MedicalResearch.com Interview with:
Director of product, labeling, and ingredient review at Registrar Corp (registrarcorp.com
), an FDA consulting firm that helps companies comply with FDA regulations.
She has been assisting companies with U.S. FDA regulations since 2009.
She and her team have researched thousands of products to determine whether they meet FDA requirements for compliance.
In February 2019, the U.S. Food and Drug Administration (FDA) published a proposed rule
to put into effect a final monograph for over-the-counter (OTC) sunscreen drug products. If finalized, the rule will update conditions under which OTC sunscreen products may be marketed in the United States. Given the effect this rule could have on the pharmaceutical and cosmetic industries, MedicalResearch.com
sat down with Anna Benevente, Director of Product, Labeling, and Ingredient Review at FDA consulting firm Registrar Corp, to dig deeper into the article
they recently published on the rule.
MedicalResearch.com: What is the background for this announcement?
FDA issues monographs for specific types of over-the-counter (OTC) drug products, which establish conditions under which a drug may be marketed without FDA approval of a New Drug Application (NDA) or Abbreviated New Drug Application (ANDA). The conditions that are established by the monograph include the active ingredients that have been deemed generally recognized as safe and effective (GRASE) and statements that must appear on the labeling in the form of a Drug Facts panel. Sunscreens have never had an effective final monograph. Instead, they have been largely regulated under enforcement discretion since 2001, when FDA issued a stay on a final monograph for OTC sunscreen drug products.
The Sunscreen Innovation Act (SIA) of 2014 calls for FDA to establish a final monograph for OTC sunscreen by November 26, 2019. If finalized, the rule proposed in February would lift the stay on the final monograph and amend certain regulations for OTC sunscreen drug products.
MedicalResearch.com: What is enforcement discretion?
FDA rulemaking can take a considerable amount of time. During this process, FDA may issue guidance or an enforcement policy that specifies stipulations under which the Agency permits the marketing of certain products in the absence of codified regulations. While these documents are not legally-binding, they often outline provisions where FDA states that the Agency does not intend to take regulatory action. These provisions are often incorporated into an FDA rule, as we are seeing in the case of this new rule for sunscreen.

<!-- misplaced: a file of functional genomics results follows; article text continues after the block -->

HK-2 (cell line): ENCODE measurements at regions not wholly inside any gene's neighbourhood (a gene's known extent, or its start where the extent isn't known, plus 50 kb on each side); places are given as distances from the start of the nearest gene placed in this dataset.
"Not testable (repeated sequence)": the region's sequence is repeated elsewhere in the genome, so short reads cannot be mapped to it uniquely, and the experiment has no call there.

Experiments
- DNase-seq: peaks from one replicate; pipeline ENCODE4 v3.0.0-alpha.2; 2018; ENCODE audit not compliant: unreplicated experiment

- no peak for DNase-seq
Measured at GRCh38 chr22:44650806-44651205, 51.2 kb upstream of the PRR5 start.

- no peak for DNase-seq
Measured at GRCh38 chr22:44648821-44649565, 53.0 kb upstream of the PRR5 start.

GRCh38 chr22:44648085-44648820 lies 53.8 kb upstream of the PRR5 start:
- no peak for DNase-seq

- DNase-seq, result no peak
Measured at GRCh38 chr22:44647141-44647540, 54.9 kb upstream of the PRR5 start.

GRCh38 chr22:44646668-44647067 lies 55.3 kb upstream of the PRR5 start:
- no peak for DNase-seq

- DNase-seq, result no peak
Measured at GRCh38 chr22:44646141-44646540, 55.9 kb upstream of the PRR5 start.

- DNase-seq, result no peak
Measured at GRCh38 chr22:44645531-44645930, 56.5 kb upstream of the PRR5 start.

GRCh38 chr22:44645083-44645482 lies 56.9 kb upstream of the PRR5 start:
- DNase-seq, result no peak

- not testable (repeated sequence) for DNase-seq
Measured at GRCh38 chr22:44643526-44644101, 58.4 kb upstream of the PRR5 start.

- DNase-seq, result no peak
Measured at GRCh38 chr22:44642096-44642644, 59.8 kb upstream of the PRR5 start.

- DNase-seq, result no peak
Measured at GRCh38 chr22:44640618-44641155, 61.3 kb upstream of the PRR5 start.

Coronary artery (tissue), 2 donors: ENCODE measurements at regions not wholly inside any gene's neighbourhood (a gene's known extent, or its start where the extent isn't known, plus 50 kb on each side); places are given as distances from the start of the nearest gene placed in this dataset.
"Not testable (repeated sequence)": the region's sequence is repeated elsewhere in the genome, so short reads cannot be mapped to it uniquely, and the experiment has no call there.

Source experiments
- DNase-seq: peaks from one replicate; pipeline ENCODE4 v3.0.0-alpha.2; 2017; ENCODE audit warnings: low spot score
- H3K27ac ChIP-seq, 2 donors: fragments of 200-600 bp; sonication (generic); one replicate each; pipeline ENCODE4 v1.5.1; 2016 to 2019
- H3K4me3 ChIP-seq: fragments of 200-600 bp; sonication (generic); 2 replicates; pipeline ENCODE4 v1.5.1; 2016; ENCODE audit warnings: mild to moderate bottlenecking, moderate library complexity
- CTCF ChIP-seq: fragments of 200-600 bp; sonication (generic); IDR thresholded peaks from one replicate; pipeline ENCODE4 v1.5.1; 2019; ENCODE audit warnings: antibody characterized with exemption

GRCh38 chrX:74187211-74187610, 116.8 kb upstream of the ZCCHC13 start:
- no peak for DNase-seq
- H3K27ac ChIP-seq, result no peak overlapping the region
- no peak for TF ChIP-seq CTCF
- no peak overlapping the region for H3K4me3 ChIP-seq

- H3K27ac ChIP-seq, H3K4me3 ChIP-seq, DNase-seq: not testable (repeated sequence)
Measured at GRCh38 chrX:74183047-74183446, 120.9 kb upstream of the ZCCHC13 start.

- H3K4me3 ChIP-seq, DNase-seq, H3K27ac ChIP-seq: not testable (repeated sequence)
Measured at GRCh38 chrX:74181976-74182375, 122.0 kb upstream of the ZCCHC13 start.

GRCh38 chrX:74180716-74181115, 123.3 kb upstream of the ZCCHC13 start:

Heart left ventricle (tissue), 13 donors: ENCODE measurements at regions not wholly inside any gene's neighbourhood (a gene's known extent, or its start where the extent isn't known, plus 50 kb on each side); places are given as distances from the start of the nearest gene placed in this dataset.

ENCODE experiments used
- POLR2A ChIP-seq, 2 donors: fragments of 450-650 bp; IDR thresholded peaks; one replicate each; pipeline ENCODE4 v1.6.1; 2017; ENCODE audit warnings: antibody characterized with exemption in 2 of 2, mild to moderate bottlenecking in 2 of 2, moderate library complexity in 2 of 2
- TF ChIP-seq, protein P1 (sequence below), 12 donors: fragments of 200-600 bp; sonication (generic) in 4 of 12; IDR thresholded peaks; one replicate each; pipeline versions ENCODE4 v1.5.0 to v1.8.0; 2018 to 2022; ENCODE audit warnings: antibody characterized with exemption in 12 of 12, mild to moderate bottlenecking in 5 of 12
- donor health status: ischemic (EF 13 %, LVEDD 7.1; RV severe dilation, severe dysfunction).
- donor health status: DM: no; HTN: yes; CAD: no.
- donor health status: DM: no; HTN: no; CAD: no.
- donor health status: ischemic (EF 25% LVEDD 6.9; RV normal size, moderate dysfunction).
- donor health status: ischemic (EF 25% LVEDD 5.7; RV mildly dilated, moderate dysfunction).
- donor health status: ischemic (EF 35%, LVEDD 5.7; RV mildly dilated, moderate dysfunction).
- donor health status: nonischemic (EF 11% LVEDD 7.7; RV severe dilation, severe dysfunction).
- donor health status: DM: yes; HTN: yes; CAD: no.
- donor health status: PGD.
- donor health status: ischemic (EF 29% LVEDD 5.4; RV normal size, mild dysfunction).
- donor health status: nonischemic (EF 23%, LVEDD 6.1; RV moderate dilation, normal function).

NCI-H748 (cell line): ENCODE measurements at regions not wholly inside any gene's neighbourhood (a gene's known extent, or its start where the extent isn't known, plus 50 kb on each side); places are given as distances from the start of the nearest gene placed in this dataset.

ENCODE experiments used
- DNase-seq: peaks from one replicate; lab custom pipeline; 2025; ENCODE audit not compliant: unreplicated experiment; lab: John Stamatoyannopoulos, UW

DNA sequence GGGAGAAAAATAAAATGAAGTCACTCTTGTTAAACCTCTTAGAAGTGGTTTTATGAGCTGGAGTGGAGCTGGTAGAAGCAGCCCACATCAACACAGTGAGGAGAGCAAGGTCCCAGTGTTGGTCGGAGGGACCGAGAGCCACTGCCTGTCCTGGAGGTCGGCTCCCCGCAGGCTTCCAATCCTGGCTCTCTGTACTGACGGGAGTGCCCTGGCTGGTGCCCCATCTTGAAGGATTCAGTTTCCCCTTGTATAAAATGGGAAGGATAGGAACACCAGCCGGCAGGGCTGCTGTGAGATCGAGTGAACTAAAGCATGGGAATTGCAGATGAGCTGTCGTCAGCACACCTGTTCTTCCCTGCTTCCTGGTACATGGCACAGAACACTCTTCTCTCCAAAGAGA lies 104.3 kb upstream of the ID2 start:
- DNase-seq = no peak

MedicalResearch.com: Would you explain what GRASE ingredients are?
When FDA establishes a monograph for an OTC drug product, the Agency reviews scientific data on ingredients used for that product and classifies them into three categories:
The ingredient is generally recognized as safe and effective for its intended use.
The ingredient is not generally recognized as safe and effective for its intended use. This ingredient may be not safe as a whole, may be not be safe for the specific intended use, or may not be effective for the specific intended use relative to its health risk.
There is insufficient scientific data to determine whether the ingredient is safe and effective for its intended use.
While a monograph is still in the rulemaking stage, FDA permits the marketing of products formulated with active ingredients that are deemed Category I or Category III. At this time, industry may submit data to support a Category I designation for a Category III ingredient. When the final monograph is published, FDA no longer uses the terms "Category I", "Category II", and "Category III." Those ingredients that were deemed Category I become "monograph conditions," while Category II and III ingredients become "nonmonograph conditions" and may not be marketed after the compliance date identified in the final rule.
Q: What are the main products that would require a label change?
The statement of identity for all sunscreen products would be required to list the sunscreen active ingredients in alphabetical order followed by “Sunscreen” and the product’s dosage form (e.g. “Titanium Dioxide, Zinc Oxide Sunscreen Lotion”). Additionally, the rule proposes formatting changes to sunscreen labels that would make SPF, broad spectrum, and water resistance statements more prominent.
The rule would require all products over 15 SPF to satisfy broad spectrum testing requirements and the associated labeling requirements for broad spectrum products. Products under 15 SPF that do not satisfy broad spectrum requirements would be required to include “*See Skin Cancer/Skin Aging Alert” next to the SPF value as a reference to the warning required under 21 CFR 201.327(d)(2).